Bulletin of the American Physical Society
APS March Meeting 2021
Volume 66, Number 1
Monday–Friday, March 15–19, 2021; Virtual; Time Zone: Central Daylight Time, USA
Session B55: Electron Transport in Nanoscale Devices and MaterialsFocus Live

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Sponsoring Units: DMP Chair: TzuMing Lu, Sandia National Laboratories 
Monday, March 15, 2021 11:30AM  12:06PM Live 
B55.00001: Twistronic structures and moire superlattices in homo & heterobilayers of transition metal dichalcogenides (TMDs) Invited Speaker: Vladimir Falko We apply a multiscale modelling approach to study moiré superlattice in twisted homo and heterobilayers of transition metal dichalcogenides (TMD), taking into account the interlayer hybridisation of the electronic orbital and lattice reconstruction due to stackingdependent adhesion. First of all, we develop DFTparametrized interpolation formulae for interlayer adhesion energies of TMDs with both parallel and antiparallel orientation of their unit cells and arbitrary offset of the honeycomb lattices in the adjacent layers. Then, we combine those interpolation formulae with elasticity theory and analyze the bilayer lattice relaxation into mesoscale domain structures. We find that 3R and 2H stacking domains develop for, respectively, bilayers with parallel (P) and antiparallel (AP) orientation of the monolayer unit cells, separated by a network of dislocations, for twist angles θ <θ_{P}∼2.5 and θ <θ_{AP}∼1. Such lattice reconstruction has been verified by STEM imaging. We also show that the triangular domain structures of Poriented homobilayers would manifest itself in local tunnelling characteristics of marginally twisted bilayers: these domains feature the layer asymmetry of bandedge wave functions and also the ferroeletric interlayer polarisation. For AP bilayer, we show that the deformation of the lattices around domain walls (which resemble twist dislocations oriented along the planes of in bulk 2H crystals) generate piezoelectric charges at the junctions of the honeycomb domain wall network. Finally, we establish the electronic structure of the bilayer, taking into account the ferroelectric and piezolectric charge transfers.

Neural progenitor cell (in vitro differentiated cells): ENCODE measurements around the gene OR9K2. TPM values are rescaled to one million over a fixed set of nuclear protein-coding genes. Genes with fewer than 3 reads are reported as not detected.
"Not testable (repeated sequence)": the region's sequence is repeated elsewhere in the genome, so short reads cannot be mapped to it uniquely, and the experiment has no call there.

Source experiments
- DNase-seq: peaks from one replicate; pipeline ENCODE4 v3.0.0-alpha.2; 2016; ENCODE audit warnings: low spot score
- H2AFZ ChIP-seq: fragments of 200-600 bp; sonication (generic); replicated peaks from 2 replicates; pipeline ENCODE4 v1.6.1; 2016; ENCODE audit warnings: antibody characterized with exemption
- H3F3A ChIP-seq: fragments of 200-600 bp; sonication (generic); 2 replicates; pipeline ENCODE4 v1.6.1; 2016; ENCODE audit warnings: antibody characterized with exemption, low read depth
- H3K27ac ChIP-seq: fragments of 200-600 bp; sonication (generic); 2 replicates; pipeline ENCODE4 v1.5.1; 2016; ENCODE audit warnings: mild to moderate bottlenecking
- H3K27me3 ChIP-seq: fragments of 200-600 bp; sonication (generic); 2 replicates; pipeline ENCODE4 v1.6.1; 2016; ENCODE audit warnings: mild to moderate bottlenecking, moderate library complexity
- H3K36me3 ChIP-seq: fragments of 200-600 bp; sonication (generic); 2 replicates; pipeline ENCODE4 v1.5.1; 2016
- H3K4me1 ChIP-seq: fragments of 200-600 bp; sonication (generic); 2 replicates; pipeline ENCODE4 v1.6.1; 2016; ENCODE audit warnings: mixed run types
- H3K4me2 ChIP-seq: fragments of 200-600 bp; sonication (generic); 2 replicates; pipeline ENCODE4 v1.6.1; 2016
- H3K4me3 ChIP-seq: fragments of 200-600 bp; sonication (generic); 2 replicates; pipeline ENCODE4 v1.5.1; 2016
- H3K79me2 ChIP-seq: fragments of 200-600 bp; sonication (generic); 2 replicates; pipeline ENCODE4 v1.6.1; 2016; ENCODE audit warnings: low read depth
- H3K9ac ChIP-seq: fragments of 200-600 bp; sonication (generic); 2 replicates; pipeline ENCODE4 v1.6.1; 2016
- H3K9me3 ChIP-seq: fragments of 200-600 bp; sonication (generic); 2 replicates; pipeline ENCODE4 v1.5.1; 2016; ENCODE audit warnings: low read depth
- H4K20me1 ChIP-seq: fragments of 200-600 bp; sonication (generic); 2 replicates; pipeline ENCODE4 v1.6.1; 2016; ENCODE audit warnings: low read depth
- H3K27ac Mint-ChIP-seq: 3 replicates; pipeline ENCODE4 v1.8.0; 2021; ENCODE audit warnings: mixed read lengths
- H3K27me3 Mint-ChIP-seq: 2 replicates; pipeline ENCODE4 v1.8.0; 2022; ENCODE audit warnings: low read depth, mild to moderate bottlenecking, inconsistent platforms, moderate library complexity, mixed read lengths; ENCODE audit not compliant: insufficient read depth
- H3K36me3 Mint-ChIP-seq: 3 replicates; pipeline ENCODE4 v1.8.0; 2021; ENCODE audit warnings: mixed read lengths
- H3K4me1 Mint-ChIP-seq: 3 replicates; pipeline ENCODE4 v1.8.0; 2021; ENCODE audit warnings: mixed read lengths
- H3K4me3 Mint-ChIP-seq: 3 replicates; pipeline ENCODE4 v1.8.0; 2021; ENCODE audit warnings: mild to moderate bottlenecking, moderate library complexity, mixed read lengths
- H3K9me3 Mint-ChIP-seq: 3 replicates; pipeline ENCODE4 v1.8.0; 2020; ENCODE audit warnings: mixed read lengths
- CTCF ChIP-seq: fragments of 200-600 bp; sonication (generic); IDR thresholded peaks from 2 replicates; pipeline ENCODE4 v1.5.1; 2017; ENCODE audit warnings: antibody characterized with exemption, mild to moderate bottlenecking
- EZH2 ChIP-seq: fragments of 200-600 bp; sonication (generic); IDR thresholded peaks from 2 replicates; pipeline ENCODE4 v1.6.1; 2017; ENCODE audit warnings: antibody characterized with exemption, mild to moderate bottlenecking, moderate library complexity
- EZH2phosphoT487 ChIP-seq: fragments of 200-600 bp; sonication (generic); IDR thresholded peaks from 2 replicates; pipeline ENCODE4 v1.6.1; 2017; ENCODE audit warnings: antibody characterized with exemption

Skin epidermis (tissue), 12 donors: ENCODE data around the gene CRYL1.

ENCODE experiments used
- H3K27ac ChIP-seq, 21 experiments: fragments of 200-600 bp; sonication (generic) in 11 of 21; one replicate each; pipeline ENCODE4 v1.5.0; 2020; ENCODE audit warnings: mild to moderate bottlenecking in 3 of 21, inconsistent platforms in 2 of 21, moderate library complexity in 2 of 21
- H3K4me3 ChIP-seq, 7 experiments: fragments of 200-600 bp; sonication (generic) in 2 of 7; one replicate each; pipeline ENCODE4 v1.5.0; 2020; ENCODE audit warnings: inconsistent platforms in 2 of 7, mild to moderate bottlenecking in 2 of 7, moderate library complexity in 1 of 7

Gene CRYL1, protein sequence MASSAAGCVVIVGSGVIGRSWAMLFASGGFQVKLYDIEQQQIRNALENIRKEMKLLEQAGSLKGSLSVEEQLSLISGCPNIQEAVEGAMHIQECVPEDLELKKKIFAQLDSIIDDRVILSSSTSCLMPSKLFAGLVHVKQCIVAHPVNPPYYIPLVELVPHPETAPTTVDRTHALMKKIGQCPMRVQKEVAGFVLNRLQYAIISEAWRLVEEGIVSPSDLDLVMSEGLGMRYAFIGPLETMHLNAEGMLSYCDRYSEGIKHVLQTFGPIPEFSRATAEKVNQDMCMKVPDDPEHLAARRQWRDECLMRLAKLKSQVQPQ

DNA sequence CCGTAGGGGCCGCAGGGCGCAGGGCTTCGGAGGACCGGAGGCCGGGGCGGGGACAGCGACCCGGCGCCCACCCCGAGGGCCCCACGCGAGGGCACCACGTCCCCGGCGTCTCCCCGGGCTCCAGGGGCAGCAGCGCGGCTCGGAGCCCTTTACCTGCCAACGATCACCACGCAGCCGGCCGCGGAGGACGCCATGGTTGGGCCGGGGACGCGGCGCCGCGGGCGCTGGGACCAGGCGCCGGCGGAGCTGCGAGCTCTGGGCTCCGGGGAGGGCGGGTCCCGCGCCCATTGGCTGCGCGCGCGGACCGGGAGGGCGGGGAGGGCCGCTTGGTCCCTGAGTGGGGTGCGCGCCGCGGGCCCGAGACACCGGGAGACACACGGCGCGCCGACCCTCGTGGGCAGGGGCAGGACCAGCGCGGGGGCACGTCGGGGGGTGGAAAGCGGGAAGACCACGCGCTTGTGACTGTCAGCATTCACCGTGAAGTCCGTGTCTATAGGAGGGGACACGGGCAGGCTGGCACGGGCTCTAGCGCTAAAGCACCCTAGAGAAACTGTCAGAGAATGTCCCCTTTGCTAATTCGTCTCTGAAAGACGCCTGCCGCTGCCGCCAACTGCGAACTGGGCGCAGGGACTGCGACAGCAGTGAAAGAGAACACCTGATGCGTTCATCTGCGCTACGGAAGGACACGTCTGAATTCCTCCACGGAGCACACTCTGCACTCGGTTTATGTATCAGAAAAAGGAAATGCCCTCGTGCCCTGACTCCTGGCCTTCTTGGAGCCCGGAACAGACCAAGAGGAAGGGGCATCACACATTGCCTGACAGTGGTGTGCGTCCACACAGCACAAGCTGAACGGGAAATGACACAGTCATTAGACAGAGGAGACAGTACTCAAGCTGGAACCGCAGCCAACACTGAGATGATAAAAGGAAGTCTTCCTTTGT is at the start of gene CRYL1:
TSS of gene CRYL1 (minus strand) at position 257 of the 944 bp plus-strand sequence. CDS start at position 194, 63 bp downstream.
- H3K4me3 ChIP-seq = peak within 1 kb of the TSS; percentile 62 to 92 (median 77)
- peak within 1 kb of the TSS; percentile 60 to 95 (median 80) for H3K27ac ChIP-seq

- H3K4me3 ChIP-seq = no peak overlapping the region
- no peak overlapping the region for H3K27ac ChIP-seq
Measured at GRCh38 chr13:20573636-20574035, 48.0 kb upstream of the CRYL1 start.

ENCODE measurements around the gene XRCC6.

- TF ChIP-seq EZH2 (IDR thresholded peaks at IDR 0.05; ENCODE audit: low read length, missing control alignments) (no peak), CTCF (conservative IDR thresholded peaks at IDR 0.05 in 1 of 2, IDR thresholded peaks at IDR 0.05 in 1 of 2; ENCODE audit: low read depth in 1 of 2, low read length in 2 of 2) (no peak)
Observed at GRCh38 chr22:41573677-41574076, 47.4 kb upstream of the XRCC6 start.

Monday, March 15, 2021 12:06PM  12:18PM Live 
B55.00002: Enhanced thermoelectricity and steadystate thermodynamics of a quantum dot embedded in networked reservoirs Nobuhiko Taniguchi Thermoelectricity is substantially affected by quantum coherence. In nanostructures, one can control it, say, by changing how a dot is coupled with external leads or embedded into networked reservoirs. We theoretically demonstrate how we can improve linear and nonlinear thermoelectric performance (the efficiency and the power) by embedding a dot into a ring geometry. We find, even for the temperature much smaller than the resonant width where one cannot usually anticipate good thermoelectricity, one can achieve reasonably good thermoelectric performance by adjusting parameters. We argue how we can treat the effect of a generic network of reservoirs in the steadystate thermodynamic description for nonlinear thermoelectric transport. We also develop a scattering description, possibly with some strong correlation on the dot. 
Monday, March 15, 2021 12:18PM  12:30PM Live 
B55.00003: Taylor series of Landauer conductance: Towards closedform solutions Carlos Ramírez, Mauricio J. Rodríguez, Bryan D. Gomez We present a novel method to calculate the exact Taylor series of the scattering matrix in general multiterminal tightbinding systems to arbitrary order N, which allows us to find the Taylor expansion of Landauer conductance in mesoscopic systems [1]. The method is based on the recursive scattering matrix method, that permits us to find the scattering matrix of a system from the scattering matrices of its subsystems [2]. By extending this study to the complex domain, we find the presence of complexconjugated pairs of simple poles that are responsible for transmission peaks in the realdomain evaluations. This leads us to formulate a method to find the closedform expression for the transmission function in general systems [3]. 
Monday, March 15, 2021 12:30PM  12:42PM Live